a literary journal published by the Black Earth Institute dedicated to re-forging the links between art and spirit, earth and society
My images arise from the content and materials that I find in the environment, where I search for the border between harmony and disruption. An image or an exhibition works like an alchemical equation or a poem about a site or an interaction that holds beauty and tragedy. A conflict arises between the subject of the image, be it portrait or landscape, and, in the Chemical Spirit Landscapes, the invading toxin. This is where, through my practice, I seek solutions to imbalance. I wish for my work to reveal the presence of an inner sentient energy, an active relationship between all things, either living or inanimate.
In the Chemical Spirit Landscape series, I have visually layered an oily and pervasive substance upon the landscape to alter the appearance of the subject. This symbolizes an invasive spirit or stain that co-exists with the wild environment. To combine the words Chemical and Spirit in the same breath seems antithetical. I mean to insinuate that the seemingly insentient condition of petroleum-based substances and other contaminating pollutants is, by its own nature, interactive and discursively malevolent. Environmental toxins have substantial repercussions; the human spirit is a crucible of amelioration in its rejection of poisonous ideas and corrosive materials alike.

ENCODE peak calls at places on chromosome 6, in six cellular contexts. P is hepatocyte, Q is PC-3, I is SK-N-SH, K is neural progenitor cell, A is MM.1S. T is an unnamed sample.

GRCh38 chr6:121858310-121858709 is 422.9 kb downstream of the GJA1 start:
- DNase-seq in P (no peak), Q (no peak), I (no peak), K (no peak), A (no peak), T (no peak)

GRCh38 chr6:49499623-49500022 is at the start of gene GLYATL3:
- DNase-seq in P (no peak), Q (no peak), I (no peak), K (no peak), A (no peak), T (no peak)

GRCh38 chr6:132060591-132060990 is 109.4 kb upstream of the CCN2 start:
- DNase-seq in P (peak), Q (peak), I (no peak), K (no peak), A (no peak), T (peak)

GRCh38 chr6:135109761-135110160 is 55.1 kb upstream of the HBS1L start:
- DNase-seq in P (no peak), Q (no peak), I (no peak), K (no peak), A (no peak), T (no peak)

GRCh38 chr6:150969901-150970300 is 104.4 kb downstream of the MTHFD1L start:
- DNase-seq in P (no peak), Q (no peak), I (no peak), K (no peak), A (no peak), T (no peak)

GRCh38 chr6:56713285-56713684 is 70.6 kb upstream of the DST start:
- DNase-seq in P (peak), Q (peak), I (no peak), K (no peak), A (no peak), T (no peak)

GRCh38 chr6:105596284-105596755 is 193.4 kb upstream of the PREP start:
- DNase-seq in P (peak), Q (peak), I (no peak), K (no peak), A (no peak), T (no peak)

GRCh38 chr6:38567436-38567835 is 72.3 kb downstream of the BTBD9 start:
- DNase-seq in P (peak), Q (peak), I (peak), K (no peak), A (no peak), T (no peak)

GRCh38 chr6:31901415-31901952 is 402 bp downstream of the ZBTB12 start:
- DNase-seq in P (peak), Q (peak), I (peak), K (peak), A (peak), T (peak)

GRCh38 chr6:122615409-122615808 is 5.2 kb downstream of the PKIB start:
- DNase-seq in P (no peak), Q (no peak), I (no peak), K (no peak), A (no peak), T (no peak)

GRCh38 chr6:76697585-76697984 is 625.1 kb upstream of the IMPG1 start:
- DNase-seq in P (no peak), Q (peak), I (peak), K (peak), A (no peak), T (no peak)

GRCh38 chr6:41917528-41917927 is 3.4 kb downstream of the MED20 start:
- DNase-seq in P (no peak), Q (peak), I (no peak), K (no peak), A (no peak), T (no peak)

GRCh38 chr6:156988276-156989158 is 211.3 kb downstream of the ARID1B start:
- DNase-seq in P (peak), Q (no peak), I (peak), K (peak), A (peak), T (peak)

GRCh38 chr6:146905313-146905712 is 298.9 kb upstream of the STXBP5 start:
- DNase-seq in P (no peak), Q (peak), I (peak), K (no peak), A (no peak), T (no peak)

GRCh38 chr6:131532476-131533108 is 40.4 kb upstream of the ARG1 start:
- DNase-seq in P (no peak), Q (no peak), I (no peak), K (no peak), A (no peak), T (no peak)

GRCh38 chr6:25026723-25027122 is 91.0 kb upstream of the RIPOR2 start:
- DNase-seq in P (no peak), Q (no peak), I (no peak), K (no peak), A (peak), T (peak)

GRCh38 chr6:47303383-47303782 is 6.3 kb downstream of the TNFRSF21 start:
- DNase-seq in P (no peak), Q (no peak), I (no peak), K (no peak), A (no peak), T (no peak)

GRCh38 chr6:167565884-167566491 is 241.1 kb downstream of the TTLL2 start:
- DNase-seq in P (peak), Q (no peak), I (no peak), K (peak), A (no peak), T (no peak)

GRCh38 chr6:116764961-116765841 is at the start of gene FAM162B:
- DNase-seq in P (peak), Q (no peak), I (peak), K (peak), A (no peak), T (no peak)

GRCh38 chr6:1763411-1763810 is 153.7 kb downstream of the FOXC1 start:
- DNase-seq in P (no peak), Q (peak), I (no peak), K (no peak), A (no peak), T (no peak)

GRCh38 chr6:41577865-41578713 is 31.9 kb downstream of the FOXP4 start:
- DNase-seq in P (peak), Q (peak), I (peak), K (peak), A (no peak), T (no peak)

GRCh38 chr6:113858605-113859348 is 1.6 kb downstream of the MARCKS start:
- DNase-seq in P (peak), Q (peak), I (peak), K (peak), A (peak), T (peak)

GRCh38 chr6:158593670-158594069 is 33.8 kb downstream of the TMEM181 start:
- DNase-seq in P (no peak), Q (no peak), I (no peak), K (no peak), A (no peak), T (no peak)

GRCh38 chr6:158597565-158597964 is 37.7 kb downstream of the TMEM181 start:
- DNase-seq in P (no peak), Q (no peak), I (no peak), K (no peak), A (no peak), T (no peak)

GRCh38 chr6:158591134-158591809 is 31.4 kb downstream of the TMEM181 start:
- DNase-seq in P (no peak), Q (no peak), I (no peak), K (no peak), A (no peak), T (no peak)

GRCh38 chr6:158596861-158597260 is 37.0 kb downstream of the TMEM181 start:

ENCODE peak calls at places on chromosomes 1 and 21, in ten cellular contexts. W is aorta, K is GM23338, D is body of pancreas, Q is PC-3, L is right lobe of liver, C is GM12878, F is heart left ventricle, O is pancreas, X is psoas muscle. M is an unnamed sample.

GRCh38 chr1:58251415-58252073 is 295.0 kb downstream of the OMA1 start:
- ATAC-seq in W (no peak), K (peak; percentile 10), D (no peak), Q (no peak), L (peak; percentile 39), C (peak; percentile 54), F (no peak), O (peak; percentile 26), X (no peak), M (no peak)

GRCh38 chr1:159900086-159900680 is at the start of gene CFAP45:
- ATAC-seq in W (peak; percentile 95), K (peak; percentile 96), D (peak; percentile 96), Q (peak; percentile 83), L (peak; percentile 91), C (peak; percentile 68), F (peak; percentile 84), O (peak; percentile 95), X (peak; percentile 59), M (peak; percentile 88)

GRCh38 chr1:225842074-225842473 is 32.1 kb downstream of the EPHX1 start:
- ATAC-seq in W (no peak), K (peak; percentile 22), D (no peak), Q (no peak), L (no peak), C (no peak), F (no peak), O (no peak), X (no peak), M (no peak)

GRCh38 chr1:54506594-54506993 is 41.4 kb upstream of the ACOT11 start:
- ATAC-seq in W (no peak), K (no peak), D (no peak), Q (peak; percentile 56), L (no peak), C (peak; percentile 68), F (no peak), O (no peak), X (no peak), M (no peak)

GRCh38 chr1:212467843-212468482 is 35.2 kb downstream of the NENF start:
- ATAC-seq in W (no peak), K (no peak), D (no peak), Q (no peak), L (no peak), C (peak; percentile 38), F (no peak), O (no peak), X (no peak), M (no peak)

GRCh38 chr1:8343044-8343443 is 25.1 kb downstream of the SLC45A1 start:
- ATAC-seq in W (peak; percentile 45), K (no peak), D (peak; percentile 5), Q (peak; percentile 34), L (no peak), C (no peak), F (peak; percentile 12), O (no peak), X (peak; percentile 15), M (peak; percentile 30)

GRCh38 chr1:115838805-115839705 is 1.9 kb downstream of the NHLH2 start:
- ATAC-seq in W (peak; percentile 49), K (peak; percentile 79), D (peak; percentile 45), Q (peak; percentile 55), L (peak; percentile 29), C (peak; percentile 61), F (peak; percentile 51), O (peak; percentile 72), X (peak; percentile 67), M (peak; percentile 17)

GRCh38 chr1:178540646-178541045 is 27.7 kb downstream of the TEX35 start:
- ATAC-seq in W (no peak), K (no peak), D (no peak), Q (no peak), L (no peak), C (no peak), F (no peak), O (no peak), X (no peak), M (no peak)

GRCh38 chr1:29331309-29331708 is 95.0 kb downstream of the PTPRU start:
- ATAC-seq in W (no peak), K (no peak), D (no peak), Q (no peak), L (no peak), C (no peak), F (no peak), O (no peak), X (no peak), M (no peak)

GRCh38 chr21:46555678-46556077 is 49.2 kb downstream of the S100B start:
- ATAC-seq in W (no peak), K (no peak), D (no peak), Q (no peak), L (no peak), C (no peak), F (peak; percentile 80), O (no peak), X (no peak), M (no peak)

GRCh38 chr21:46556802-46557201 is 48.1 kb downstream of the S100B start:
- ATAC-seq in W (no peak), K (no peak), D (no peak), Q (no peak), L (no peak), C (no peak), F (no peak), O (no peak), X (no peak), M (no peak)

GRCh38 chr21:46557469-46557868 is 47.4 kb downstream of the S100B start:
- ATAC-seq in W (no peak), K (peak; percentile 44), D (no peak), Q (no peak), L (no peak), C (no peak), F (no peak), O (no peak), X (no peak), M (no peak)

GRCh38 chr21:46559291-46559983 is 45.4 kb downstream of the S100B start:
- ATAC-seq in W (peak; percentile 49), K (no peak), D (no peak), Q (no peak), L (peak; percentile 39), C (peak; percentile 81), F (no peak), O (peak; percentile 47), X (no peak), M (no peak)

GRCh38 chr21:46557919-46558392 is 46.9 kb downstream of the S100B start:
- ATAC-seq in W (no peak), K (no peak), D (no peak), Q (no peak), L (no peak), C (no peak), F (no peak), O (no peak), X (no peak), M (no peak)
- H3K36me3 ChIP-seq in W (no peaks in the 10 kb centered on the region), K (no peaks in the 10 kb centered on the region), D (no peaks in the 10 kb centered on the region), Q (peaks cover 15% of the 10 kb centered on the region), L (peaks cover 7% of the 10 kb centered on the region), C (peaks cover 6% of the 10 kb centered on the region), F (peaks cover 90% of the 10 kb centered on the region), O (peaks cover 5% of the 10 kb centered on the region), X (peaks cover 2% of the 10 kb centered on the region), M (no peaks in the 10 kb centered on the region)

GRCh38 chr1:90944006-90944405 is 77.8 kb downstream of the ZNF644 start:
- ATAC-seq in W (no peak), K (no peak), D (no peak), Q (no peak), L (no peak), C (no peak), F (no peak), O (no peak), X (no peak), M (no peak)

Tasha Ostrander was born in New York City in 1962. She moved to Santa Fe in 1970 where she was privileged to grow up around an incredibly strong arts community. In her formative years her mother was married to the film maker Godfrey Reggio whom had a strong influence on her ideas of a world out of balance. She studied photography with Walter Chappell and Willard Van Dyke, and later with installation artist Steve Barry, who gave her working and conceptual tools to work on themes of beauty and tragedy around environmental issues. She has shown extensively in Santa Fe, New York and the Midwest. She has multiple works in the permanent collection at the New Mexico Museum of Art and is currently working on a exhibition for The Harwood Museum of Art in Taos, New Mexico, opening in the spring of 2019.